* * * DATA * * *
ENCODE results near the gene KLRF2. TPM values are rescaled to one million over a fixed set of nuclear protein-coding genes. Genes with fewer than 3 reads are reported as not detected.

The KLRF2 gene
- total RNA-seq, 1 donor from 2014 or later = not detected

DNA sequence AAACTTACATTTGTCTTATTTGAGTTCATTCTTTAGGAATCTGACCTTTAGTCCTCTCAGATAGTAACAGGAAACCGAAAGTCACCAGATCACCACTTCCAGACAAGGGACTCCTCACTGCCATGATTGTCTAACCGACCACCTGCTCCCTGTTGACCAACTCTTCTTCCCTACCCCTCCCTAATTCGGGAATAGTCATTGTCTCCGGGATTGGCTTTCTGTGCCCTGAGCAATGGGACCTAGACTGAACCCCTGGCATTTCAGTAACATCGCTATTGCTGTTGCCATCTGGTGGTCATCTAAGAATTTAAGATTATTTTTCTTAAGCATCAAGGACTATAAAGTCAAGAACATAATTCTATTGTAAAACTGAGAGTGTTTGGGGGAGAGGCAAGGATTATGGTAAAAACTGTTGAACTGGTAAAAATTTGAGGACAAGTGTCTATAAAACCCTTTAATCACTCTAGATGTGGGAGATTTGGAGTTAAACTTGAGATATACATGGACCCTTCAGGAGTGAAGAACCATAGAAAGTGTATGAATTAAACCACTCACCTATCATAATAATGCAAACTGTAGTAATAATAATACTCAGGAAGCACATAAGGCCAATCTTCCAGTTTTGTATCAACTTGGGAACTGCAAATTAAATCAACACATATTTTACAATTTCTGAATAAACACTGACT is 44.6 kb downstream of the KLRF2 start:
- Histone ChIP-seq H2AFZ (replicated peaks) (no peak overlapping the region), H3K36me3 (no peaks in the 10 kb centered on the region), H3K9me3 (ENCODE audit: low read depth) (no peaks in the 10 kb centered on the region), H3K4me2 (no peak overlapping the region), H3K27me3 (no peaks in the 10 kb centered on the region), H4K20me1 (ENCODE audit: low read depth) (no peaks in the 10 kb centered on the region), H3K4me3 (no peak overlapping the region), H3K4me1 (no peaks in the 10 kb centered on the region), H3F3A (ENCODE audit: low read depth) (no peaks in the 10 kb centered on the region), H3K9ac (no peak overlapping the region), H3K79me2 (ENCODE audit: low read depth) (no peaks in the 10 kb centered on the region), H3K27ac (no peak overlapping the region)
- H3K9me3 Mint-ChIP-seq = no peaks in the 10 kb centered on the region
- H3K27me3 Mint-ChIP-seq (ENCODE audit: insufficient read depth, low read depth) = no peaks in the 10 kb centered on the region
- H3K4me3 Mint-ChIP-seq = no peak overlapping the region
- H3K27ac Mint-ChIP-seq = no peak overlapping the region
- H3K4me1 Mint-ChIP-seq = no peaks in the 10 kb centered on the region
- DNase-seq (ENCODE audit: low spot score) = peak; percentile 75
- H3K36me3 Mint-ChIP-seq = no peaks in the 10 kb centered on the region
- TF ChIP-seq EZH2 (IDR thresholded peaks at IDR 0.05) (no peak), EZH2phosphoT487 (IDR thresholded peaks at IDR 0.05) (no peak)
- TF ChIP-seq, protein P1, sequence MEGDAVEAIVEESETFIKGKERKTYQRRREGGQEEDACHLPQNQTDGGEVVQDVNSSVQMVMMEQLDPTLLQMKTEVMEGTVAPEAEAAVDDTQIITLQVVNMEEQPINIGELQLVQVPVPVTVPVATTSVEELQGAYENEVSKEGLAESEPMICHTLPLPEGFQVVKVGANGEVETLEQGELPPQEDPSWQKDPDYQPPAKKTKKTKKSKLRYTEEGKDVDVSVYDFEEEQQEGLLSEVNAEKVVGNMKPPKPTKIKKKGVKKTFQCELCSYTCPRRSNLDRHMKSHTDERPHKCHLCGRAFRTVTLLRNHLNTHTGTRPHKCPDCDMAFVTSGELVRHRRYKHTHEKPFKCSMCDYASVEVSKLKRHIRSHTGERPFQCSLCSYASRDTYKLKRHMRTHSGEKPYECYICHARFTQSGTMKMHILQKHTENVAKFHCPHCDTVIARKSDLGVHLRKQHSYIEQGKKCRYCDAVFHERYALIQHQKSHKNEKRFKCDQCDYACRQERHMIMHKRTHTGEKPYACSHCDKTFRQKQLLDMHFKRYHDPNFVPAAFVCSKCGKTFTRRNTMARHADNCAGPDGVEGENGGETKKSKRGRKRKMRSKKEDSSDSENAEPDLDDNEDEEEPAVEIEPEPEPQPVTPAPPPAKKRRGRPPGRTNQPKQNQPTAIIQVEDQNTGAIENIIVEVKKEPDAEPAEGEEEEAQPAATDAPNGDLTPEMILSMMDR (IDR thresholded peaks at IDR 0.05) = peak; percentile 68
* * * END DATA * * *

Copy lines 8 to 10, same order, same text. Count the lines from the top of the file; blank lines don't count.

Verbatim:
- H3K4me3 Mint-ChIP-seq = no peak overlapping the region
- H3K27ac Mint-ChIP-seq = no peak overlapping the region
- H3K4me1 Mint-ChIP-seq = no peaks in the 10 kb centered on the region